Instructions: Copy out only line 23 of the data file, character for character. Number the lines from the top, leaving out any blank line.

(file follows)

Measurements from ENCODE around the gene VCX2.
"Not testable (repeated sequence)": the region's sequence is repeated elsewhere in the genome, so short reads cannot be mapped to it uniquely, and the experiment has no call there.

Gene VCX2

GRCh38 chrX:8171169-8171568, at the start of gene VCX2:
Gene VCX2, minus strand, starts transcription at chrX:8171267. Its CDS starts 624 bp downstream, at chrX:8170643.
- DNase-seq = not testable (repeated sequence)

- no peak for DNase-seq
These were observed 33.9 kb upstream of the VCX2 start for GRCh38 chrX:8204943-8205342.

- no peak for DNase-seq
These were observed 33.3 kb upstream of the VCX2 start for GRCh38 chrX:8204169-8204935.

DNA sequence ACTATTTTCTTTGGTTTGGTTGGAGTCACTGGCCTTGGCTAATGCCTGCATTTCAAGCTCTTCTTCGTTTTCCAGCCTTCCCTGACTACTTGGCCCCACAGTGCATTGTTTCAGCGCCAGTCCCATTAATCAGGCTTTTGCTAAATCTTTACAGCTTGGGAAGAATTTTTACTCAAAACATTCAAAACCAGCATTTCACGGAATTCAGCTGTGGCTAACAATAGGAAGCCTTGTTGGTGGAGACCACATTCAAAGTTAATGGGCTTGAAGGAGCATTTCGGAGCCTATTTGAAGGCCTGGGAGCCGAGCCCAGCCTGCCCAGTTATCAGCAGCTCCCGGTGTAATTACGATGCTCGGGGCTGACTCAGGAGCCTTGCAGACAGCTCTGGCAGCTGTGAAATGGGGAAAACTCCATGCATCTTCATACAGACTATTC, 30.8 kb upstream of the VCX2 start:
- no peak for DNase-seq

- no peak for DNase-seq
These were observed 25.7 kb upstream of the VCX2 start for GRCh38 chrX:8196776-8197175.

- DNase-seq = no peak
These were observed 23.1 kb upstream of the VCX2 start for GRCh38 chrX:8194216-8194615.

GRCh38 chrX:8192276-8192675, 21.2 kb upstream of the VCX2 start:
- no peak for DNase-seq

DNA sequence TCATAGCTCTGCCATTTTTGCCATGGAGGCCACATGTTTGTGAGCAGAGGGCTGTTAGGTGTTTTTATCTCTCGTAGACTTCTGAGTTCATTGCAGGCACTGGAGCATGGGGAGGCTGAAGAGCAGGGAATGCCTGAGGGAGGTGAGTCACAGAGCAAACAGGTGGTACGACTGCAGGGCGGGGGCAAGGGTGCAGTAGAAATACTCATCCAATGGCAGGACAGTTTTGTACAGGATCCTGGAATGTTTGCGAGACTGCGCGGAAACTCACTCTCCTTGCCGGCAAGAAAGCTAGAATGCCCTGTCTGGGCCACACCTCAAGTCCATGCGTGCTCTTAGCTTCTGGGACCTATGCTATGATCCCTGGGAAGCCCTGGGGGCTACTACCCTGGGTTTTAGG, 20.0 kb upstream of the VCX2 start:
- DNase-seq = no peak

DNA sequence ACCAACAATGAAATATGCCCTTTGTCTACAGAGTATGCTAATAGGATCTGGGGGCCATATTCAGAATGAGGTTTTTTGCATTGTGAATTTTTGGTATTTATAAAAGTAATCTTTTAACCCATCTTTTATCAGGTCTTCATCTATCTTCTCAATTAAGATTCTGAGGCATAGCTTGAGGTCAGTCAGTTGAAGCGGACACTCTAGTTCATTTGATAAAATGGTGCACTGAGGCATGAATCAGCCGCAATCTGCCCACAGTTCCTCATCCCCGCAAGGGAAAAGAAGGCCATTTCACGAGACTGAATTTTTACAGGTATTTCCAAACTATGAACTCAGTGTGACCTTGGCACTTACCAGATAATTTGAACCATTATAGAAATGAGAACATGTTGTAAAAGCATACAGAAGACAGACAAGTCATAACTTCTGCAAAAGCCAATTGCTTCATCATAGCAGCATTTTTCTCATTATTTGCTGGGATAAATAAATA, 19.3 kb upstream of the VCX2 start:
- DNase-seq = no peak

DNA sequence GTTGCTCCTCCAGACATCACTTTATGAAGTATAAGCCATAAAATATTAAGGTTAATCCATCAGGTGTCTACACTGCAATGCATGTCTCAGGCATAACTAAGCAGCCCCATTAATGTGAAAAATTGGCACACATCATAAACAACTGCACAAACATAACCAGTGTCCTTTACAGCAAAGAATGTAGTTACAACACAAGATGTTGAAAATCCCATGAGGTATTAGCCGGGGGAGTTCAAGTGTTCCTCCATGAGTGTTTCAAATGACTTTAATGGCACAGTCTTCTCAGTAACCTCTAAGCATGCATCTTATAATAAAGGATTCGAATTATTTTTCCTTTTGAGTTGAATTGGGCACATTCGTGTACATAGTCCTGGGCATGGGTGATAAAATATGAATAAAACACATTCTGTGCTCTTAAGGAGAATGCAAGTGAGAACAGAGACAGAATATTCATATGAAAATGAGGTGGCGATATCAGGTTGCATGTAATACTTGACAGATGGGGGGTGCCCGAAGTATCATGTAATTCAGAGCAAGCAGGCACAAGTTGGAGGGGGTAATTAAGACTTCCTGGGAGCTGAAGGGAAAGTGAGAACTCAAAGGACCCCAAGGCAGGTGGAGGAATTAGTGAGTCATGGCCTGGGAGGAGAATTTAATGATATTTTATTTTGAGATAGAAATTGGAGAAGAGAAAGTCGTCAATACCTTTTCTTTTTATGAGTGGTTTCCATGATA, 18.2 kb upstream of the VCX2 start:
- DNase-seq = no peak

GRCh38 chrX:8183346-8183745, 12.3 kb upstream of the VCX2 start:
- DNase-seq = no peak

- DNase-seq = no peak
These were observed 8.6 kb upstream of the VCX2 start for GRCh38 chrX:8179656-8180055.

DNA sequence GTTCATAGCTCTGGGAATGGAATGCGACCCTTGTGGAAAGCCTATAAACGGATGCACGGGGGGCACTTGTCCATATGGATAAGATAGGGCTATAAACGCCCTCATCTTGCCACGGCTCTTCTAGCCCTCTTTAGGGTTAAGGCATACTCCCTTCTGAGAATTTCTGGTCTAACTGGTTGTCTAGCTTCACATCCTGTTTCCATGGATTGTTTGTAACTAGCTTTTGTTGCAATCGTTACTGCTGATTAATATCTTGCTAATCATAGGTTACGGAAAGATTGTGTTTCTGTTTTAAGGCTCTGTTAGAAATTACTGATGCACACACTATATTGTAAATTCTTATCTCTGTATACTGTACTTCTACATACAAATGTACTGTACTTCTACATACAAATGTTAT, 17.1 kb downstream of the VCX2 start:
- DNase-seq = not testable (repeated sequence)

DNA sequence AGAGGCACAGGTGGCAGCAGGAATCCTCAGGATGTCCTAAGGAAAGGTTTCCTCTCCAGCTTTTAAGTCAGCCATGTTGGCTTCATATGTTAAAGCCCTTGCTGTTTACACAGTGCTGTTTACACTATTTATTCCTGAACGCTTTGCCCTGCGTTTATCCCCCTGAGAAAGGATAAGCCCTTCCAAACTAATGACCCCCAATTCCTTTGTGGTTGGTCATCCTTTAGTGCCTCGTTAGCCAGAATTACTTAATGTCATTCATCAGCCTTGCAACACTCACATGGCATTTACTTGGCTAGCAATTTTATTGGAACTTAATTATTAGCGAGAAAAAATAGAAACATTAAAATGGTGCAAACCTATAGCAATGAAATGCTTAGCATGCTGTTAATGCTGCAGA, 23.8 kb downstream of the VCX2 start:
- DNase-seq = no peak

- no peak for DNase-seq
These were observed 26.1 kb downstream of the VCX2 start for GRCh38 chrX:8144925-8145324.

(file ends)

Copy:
DNA sequence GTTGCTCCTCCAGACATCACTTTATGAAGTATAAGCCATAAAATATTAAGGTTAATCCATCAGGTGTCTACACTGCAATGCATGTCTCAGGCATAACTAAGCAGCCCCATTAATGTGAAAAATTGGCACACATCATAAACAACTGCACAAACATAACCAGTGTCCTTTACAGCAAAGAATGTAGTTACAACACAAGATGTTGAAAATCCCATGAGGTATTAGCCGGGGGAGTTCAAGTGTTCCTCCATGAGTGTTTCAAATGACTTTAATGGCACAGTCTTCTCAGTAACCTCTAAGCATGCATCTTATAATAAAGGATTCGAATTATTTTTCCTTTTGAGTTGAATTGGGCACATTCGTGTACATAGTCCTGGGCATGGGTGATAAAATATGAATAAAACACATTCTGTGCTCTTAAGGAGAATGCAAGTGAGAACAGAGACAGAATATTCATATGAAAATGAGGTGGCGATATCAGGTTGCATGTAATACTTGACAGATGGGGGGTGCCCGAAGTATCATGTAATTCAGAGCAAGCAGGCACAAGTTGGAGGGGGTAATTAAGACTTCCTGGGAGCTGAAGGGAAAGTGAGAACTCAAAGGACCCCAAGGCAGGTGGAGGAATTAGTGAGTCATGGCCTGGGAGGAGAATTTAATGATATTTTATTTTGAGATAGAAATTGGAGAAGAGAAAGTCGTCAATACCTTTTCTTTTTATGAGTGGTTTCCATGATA, 18.2 kb upstream of the VCX2 start: